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Technology website Lowyat.net reportedly discovered a huge Malaysian data breach that saw millions of people have their personal data stolen and leaked on the dark web.
The information was apparently taken from multiple Malaysian mobile phone operators, as well as the Malaysian public sector and commercial company websites.
With over 46 million confirmed records breached, this is one monumental data incident.
The mobile operators affected are said to be:
The leaked information from the mobile phone operators reportedly included:
The huge amount of information breached meant it has been difficult to know when the breach occurred. It may have happened anywhere from 2012 to 2015. There could have also been more than one breach, with the plunder merged into one giant database.
Lowyat.net was the first to find out when it was informed that someone was trying to sell on huge amount of personal information in exchange for Bitcoin on their forums.
Recruitment company JobStreet was also reportedly hit by the breach. Its leak contained almost 17 million rows of candidate information including their names, login details, hashed passwords, email address, nationalities, addresses and telephone numbers. Lowyat.net notes that the JobStreet breach may have happened between 2012 and 2013.
Personal data was also reportedly stolen from:
The personal data stolen from the various authorities above is thought to have included personal details, IC numbers, home addresses and mobile phone numbers. These sets of personal data is believed to have been taken between 2014 and 2015.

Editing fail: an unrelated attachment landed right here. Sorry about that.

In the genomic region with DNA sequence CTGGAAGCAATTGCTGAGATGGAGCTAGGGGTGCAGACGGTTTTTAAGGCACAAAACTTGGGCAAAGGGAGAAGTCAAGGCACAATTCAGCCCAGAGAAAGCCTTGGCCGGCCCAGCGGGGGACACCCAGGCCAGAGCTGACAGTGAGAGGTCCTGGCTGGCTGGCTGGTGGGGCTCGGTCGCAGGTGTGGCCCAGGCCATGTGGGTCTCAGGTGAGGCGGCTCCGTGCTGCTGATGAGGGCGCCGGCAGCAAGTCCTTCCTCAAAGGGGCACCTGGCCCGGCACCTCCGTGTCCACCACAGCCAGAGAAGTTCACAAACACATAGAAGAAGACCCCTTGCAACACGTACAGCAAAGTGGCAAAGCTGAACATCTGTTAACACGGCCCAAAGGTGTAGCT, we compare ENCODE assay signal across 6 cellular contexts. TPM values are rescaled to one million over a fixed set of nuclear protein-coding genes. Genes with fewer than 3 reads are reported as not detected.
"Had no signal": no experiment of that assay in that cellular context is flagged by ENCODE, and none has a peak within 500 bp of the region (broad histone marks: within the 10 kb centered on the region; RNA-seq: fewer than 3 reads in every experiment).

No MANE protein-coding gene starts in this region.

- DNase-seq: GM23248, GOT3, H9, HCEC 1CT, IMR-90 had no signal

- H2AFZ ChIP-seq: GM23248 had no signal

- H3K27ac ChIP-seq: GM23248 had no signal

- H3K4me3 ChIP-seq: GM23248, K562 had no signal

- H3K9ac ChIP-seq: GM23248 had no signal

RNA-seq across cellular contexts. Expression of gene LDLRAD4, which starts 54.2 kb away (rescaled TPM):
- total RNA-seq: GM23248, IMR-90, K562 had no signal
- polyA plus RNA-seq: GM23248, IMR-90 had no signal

The massive spreadsheets of stolen data is incredibly unsettling. The large number of affected mobile phone operators and government departments may indicate a major flaw in cybersecurity and data protection protocols. The source of the breach has still not been confirmed.
The Malaysian Communications and Multimedia Commission is investigating what may be the biggest data breach in Malaysian history. Lowyat.net has said it will commit to removing and preventing all illegal sales made on its forums, though it notes that the same stolen data is probably being advertised across other channels. The website warns against the illegal sale of stolen data and warns that perpetrators can be punished by law.
With the nature of digital information, copies of the information may have already been sold on multiple times to companies who make direct marketing calls and emails. In the U.K., this is illegal unless the person or organisation who controls the data has first sought consent from recipients to allow them to make such calls and emails for marketing purposes.
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